When it comes to Monbet, Greg Hope is sick of talking to the media. For the best part of three years now, he has done his best to answer regular questions about the recovery and progress of the former Horse of the Year that has suffered setback after setback. It got to the stage that he started to think talking to the press when Monbet was nearing a public return was a bad omen. So often after commenting on an impending return to the trials, the horse would go amiss or suffer a setback. But then, when Monbet was struck down again in March – and this time nearly died - after finally making a race track return, Hope started to wonder whether it was just the racing gods at work. So, this week, after both Monbet and stablemate Enghien returned to the trials at Rangiora, he was finally willing to talk to the press about his stable stars. Monbet, the 2016 New Zealand Horse of the Year and two-time Trotter of the Year, has raced just once since winning the Dominion Handicap in November of 2016. After numerous setbacks - too many to list - he returned back in March, finishing mid-pack on a Sunday at Addington. But the stable’s relief was short-lived. “About a week later he developed an infection in his leg that went right through his body,” Hope told HRNZ. “At one stage we were frightened he was going to die. “We ended up running every antibiotic known to man through him and that eventually got on top of it.” So, it was back to square one – again for Hope and wife/training partner Nina. It’s hard to complain when a horse has won you over $770,000 but you get the impression Hope was at the end of his tether. “One day we’ll be able to write a book about him. We’ll call it ‘The Trials and Tribulations of Monbet,” he quipped. “It will be a best-seller.” Enghien, a former two and three-year-old Trotter of the Year, hasn’t been seen since the Harness Jewels at Cambridge in June of last year. He missed his entire five-year-old season. “He had a little strain on a fetlock so we played it safe, really. “Just to make sure it didn’t end up being a problem long term we played it on the side of caution. “He’s good as gold now after a long, slow build. It’s probably been five months since he came back in to work.” Enghien, in the hands of Ben Hope, won the four-horse trial, getting over the top of In Sequence and Hey Yo in the shadows of the post. Monbet sat last, on his stablemates back, and was allowed to run to the line under his own steam for regular driver, Ricky May. Greg Hope, speaking 24 hours after the trial, was suitably pleased with everything. “Ricky jumped off Monbet and said he felt awesome. “They both pulled up well and I gave them a light jog this morning (Thursday). “They’ll trial again next week and then we’ll have a look at a race for them.” That won’t be easy. “They’re so high in the handicaps, we really need a free for all because I don’t want them chasing off long marks. “Enghien is rated 100 and Monbet is a 127.” Hope said he enquired about getting Monbet’s rating reduced given it was approaching three years since his last win, but that fell on deaf ears. Enghien is the more forward of the two, and with a slightly more palatable rating, he might be the first one seen on race night. “Based on what we’ve felt, Enghien is slightly more forward than Monbet, and their heart rates reflect that, too. “There is nothing like a good run or two under the belt and hopefully we can get those runs before the other good ones hit the track.” Don’t for a second think either horse will have lost their edge, either. “I’ve got no doubt they’re both as good as anything running around at present. “I know they’ve had a long time off the scene and are going to need a race or two to see the best, but it’s still there.” As for driving engagements when they inevitably clash, Hope says May will get the pick of the two and son Ben will drive the other. “We are lucky that we own Monbet ourselves and our partner in Enghien, Richard Dellaca, is very relaxed about it, too.”   by Garrick Knight Reprinted with permission of HRNZ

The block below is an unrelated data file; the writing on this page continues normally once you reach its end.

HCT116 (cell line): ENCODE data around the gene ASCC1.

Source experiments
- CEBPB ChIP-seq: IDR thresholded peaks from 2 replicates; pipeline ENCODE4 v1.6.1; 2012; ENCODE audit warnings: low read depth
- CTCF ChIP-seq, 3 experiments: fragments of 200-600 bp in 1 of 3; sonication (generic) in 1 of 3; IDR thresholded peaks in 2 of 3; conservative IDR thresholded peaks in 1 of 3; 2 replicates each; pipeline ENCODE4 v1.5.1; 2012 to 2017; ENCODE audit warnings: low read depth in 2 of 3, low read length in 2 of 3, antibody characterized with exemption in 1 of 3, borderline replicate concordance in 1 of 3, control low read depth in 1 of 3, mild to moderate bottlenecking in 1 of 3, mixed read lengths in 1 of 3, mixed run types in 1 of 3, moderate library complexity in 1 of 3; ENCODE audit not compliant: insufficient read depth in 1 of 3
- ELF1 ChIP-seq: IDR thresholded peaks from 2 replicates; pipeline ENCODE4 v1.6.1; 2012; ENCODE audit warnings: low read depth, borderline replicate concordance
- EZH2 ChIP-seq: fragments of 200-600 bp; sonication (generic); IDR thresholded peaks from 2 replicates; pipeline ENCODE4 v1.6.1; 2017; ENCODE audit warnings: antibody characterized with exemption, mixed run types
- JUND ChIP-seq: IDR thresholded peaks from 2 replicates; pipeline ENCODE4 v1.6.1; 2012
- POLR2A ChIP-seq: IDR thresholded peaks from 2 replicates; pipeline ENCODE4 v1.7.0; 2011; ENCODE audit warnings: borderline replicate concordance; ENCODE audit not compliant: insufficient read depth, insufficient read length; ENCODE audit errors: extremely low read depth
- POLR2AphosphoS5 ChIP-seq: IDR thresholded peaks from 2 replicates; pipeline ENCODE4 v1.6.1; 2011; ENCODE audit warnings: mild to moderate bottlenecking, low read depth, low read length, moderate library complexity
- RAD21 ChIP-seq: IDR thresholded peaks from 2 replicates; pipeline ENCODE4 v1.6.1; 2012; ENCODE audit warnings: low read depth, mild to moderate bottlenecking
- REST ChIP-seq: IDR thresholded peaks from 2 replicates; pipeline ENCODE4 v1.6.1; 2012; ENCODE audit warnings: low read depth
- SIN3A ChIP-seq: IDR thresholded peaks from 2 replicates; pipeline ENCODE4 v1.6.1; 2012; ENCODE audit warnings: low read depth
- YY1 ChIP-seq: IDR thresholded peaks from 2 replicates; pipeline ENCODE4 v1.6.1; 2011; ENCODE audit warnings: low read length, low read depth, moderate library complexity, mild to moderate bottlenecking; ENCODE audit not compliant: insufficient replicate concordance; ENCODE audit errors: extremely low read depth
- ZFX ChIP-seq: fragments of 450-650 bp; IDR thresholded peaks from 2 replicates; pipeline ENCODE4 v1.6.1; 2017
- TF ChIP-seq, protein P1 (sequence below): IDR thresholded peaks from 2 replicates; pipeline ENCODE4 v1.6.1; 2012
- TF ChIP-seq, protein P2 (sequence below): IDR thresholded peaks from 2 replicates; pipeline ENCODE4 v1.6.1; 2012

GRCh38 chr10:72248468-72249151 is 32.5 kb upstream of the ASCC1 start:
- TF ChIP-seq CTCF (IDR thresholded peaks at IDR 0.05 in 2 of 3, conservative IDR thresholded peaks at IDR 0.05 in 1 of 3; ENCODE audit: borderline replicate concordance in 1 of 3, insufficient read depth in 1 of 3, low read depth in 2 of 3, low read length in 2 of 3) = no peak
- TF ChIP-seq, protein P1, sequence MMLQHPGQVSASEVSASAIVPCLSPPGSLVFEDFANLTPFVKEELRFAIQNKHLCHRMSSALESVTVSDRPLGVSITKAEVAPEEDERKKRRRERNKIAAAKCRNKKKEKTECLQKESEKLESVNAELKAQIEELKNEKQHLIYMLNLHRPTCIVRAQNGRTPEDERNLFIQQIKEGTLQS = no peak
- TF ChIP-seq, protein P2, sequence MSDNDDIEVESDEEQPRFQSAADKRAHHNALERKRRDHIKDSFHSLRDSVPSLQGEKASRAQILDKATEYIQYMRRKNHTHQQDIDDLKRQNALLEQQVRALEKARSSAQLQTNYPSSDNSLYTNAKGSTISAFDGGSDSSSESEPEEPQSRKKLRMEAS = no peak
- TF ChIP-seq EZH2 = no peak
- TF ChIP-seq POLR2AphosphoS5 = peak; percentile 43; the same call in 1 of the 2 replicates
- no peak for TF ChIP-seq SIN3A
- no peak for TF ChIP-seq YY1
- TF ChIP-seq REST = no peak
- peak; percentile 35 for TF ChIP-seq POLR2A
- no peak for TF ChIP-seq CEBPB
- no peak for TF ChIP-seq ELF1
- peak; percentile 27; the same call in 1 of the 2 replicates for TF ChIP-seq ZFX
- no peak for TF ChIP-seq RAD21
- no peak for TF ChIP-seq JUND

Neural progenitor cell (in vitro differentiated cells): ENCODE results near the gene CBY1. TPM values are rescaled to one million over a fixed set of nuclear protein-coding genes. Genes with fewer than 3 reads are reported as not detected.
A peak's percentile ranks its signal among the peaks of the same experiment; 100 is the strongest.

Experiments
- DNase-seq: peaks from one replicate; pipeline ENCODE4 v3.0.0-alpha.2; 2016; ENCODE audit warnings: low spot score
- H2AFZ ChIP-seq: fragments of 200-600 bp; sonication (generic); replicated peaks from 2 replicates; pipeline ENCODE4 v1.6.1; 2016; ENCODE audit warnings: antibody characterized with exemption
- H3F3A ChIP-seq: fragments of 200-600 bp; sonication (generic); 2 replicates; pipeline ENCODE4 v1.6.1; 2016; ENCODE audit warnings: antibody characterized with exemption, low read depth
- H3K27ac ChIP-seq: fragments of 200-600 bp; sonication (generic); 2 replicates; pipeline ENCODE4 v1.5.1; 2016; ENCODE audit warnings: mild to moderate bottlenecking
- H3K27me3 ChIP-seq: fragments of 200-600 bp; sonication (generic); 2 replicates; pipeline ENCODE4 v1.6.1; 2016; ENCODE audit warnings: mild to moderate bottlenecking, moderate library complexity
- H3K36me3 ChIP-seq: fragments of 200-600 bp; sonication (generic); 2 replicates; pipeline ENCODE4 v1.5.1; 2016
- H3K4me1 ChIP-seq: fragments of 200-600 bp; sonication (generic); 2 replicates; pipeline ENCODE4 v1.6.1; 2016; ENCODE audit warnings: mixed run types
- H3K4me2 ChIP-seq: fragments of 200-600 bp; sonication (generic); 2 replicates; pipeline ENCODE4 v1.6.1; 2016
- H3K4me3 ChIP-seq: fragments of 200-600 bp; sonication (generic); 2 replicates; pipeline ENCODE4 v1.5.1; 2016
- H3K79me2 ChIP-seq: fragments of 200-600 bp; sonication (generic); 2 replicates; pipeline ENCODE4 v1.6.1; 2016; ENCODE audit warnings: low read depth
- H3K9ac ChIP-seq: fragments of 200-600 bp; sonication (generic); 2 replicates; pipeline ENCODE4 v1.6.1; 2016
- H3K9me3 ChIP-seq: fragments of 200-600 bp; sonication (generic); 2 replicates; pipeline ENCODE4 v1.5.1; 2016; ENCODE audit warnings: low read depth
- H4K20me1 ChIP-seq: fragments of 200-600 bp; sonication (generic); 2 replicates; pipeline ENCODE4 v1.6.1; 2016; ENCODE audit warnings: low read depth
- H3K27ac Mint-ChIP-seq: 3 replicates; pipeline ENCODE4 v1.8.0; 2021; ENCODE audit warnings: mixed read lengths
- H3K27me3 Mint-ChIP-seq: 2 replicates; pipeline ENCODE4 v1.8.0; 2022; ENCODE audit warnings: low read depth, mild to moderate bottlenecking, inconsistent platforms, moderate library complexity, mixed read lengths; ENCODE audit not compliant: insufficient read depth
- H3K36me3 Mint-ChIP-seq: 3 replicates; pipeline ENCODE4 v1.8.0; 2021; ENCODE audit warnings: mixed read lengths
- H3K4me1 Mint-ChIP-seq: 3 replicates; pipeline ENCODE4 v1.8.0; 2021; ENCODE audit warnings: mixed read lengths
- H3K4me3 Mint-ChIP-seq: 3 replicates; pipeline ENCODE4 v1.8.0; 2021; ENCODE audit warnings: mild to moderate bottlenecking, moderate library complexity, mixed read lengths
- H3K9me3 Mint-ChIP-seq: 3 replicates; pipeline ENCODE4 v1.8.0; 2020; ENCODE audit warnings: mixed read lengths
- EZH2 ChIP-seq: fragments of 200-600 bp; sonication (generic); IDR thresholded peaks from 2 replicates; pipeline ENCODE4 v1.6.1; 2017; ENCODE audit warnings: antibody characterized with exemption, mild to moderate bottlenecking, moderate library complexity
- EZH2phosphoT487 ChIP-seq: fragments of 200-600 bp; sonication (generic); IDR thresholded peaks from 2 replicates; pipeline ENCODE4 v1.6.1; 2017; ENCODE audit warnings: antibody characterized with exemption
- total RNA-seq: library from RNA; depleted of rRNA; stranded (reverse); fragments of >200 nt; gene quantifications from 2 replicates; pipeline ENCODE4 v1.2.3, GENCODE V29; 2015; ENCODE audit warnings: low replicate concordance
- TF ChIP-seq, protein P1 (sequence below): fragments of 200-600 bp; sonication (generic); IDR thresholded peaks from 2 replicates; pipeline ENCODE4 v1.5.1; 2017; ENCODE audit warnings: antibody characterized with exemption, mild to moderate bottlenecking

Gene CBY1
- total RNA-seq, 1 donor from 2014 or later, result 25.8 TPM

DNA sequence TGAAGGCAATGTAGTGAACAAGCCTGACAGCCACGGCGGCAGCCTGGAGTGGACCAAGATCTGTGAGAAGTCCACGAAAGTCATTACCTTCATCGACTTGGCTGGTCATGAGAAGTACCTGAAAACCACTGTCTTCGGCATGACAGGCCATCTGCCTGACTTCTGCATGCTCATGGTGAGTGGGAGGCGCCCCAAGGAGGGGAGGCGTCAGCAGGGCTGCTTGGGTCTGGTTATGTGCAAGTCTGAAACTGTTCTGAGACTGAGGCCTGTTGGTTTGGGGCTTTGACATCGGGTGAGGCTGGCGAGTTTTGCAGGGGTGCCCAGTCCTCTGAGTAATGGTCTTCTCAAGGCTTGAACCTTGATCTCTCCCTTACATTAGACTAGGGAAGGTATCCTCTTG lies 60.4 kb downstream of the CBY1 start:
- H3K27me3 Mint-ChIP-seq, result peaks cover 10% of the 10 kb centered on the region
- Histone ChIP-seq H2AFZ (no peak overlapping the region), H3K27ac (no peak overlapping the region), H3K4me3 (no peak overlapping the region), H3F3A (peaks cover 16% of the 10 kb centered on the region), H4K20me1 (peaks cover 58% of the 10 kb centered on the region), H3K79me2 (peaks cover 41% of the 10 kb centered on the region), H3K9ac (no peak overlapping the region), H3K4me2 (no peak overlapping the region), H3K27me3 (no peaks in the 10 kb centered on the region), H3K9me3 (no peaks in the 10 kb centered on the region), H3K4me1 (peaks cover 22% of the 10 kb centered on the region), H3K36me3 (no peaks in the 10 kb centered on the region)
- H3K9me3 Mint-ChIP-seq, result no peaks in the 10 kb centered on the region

MILTON, August 15, 2019 - The harness racing team of driver Bob McClure, trainer Luc Blais and owner Serge Godin's Determination continued their success with a sweep of Thursday's Define The World and Pure Ivory second leg divisions at Woodbine Mohawk Park. The two-year-old trot series each featured a single $15,000 division. The events took a week hiatus following their first-legs on August 1. Royalty For Life colt Threefiftytwo took a break from Ontario Sires Stakes Gold action to defeat eight colts and geldings in the Define The World. Driven by McClure, Threefiftytwo was a coast-to-coast winner in 1:56.1 (:28.3 final-quarter) to lower his career-mark by two-fifths. The victory was nearly spoiled, as the rookie was inside a pair of pylons in the first-turn, but was not disqualified because no rivals were within a length at the finish line. Jula Uppercut finished 2 ¾ lengths back in second, while Sebastian Ray was third. Threefiftytwo was making his third start for owner Determination and trainer Blais following a private purchase. He now holds a record of two wins in four starts and $100,880 earned. Round one winner Horse Trader did not compete in the second-leg. A $2 win ticket on Threefiftytwo returned $6.90. Cantab Hall filly Whose Blues will have an opportunity to sweep the Pure Ivory following a 1:57 victory over eight-rivals on Thursday. The Blais trainee and driver McClure powered out to the top and were on even-terms with outside rival Panem at the opening-quarter of :28.3. The parked rival cleared and would show the way through middle-half fractions of :59 and 1:29. After following in the two-hole, McClure was able to find room to angle Whose Blues to the far outside for clear racetrack in the final-eighth and the Blais trainee stormed by rivals powerfully to win by a length and a quarter over Panem. Alyvia Deo finished third, while Svf Blushingbride was fourth. A $300,000 Lexington Selected Yearling Sale purchase, Whose Blues is now undefeated in three starts and has banked $22,500 for owner Determination. She paid $2.70 to win. The $50,000 finals of the Define The World and Pure Ivory Series will take place next Thursday (August 22). Live racing continues Friday evening at Woodbine Mohawk Park. Post time is 7:10 p.m.   Mark McKelvie Woodbine Entertainment, Mohawk Park Manager, Communications